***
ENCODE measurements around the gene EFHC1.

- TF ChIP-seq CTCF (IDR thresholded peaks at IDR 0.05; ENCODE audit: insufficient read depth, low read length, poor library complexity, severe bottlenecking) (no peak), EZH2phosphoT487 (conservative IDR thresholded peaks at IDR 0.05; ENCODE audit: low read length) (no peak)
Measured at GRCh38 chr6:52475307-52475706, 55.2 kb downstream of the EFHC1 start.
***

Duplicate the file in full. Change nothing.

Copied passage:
ENCODE measurements around the gene EFHC1.

- TF ChIP-seq CTCF (IDR thresholded peaks at IDR 0.05; ENCODE audit: insufficient read depth, low read length, poor library complexity, severe bottlenecking) (no peak), EZH2phosphoT487 (conservative IDR thresholded peaks at IDR 0.05; ENCODE audit: low read length) (no peak)
Measured at GRCh38 chr6:52475307-52475706, 55.2 kb downstream of the EFHC1 start.